Supra-national EU erodes national sovereignty

Perhaps the biggest mis-conception in the public mind  is to confuse the EU with other international organisations.  Nothing could be further from the truth.

Organisations such as the UN, NATO, WTO, the Commonwealth and the myriad of organisations making international regulations / standards (e.g. UNECE, Codex Alimentarius, ILO) are inter-governmental. They are based on bi-lateral or multi-lateral agreements between sovereign governments as equals or partners. These agreements will include specific and limited obligations and commitments entered into freely for mutual benefit between the partners (e.g. Nato's mutual defence clause, trade agreements that open markets etc).   Nations are free to co-operate, form alliances and partnerships on an issue by issue basis. Decision making is based on consensus, voluntary opt-in and allows for opt-out or right of reservation. For example, NATO does not have majority voting: each nation makes its own decision regarding military action and is free to leave inside one year under a recognised process - as France did in the 1960's .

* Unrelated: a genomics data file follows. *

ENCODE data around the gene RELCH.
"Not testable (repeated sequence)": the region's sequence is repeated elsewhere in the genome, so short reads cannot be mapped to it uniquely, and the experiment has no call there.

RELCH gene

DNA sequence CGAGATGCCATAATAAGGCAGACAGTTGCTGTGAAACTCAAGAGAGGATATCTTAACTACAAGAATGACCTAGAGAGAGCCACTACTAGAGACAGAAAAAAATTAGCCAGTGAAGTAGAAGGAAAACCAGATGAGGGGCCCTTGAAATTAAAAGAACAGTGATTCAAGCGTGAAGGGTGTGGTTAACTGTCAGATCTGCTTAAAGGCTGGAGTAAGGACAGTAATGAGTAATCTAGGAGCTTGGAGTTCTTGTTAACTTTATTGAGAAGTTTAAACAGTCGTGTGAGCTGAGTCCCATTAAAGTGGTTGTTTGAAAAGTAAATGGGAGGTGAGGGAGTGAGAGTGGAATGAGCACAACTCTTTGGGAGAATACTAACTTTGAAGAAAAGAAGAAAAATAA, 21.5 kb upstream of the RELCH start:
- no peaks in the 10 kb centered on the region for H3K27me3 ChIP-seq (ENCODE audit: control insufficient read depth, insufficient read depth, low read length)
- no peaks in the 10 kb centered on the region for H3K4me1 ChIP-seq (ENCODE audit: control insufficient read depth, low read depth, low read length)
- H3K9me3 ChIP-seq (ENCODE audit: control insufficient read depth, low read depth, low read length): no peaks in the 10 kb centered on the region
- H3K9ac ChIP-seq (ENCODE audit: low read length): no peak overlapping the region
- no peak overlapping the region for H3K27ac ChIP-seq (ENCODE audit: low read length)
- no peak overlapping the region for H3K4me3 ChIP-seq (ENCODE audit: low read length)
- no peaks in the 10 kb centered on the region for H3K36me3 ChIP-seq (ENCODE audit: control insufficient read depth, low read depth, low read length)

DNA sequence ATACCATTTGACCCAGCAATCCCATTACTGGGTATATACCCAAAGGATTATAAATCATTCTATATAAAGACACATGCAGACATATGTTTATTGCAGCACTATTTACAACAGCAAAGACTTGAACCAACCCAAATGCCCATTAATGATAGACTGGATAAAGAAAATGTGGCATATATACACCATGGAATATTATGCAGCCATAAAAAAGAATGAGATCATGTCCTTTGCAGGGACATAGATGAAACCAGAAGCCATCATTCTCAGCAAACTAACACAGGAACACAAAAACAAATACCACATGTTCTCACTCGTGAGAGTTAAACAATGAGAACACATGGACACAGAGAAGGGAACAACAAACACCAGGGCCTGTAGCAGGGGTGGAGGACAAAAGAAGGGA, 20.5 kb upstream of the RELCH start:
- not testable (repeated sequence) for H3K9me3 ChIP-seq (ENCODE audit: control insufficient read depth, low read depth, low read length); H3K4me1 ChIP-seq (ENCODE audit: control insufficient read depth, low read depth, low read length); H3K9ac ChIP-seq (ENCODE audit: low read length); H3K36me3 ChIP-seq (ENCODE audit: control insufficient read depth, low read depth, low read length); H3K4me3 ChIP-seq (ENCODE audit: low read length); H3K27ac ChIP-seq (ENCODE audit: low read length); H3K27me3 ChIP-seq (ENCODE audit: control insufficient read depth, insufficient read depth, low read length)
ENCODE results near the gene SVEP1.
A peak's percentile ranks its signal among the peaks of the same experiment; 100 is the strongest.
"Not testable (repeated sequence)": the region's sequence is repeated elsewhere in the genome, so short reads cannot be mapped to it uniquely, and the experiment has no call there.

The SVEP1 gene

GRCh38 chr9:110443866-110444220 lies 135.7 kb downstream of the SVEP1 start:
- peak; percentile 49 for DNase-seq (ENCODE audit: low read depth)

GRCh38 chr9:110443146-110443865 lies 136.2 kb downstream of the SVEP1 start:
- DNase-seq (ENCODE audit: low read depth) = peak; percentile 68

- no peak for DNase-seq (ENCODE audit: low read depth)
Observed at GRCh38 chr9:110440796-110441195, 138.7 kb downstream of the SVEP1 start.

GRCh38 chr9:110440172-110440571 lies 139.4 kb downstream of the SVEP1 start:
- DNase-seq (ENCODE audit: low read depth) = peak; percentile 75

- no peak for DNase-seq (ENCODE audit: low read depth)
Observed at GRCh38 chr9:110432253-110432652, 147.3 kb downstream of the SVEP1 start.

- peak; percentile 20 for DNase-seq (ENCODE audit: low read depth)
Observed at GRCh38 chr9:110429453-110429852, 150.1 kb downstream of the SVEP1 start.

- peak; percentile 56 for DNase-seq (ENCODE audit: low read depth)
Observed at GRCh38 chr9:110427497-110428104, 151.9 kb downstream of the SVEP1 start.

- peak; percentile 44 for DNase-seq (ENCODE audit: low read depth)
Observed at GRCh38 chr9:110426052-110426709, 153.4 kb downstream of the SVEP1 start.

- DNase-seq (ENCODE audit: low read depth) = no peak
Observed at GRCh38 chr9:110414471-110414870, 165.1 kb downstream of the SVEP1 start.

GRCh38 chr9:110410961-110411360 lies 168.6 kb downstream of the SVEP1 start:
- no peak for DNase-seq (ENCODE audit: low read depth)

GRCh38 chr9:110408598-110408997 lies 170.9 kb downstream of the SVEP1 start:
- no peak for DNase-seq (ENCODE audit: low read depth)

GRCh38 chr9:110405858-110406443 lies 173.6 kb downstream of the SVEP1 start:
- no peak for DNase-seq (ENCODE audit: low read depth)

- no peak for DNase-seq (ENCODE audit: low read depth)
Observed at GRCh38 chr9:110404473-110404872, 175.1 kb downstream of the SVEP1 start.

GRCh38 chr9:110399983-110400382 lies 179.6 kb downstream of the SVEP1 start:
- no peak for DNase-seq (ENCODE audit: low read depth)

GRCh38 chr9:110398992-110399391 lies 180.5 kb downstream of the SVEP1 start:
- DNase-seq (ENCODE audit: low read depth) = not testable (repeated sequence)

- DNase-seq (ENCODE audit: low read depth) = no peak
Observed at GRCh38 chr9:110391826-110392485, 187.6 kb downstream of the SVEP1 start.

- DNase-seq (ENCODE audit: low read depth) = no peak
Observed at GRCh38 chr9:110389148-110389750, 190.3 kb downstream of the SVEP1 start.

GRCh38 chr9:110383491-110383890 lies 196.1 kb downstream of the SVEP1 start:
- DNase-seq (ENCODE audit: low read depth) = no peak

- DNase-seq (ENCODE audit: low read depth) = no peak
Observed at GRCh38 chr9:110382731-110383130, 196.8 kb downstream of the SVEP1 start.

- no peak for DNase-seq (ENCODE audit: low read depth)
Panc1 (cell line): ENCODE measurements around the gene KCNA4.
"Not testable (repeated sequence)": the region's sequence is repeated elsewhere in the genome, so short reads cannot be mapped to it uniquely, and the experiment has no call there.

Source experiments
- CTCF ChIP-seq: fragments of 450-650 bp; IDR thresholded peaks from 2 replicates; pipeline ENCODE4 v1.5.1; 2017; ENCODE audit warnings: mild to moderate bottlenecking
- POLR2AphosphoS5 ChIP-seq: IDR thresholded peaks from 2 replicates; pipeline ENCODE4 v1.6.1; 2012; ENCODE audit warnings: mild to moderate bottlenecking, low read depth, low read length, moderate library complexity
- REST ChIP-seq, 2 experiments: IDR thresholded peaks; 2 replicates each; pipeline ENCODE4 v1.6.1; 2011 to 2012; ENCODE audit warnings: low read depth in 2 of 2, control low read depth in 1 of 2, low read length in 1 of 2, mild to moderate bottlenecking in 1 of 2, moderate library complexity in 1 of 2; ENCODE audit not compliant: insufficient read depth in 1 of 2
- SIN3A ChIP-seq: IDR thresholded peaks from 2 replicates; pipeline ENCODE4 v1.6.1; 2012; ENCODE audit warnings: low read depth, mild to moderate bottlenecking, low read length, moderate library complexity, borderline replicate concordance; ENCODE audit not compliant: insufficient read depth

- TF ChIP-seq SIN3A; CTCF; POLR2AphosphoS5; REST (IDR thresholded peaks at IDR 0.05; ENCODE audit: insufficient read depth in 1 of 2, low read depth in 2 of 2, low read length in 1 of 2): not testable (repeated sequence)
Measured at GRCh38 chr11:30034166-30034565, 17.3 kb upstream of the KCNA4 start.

The EU is uniquely a supra-national union. The EU treaties create over-arching legislative, executive, and judicial authorities.  Powers or competencies are passed from the member states to the union, and the union then exercises power in these competencies in a sovereign manner. Hence the obligations and commitments made by member states are essentially open-ended. The relationship is hierarchical rather than multi-lateral, as member states are subordinate to the union.  The member states are fixed in a permanent alliance with each other and the Union will tend to represent the member states in international forums. Decision making is by majority rather than allowing voluntary opt-in or right of reservation. If the pro-EU camp are to be believed, leaving the EU is so complicated and fraught as to be practically impossible - although they would wish us to believe that so as to deny us a Leave option.

The argument is often made that there is no such thing as absolute sovereignty. It is certainly true that (i) national decisions are constrained by considerations for neighbours, allies and  other inter-national factors (ii)  joining & co-operating with allies is often necessary.  This of course has always been the case. Sovereignty is not unfettered power, it is the ability to choose our path/allies/commitments and accept the consequences.  But it is clear that membership of the supra-national EU means that we increasingly pass decision making to the EU and are unable to choose our allies from around the globe - that is real loss of sovereignty.

EU institutions & democratic deficit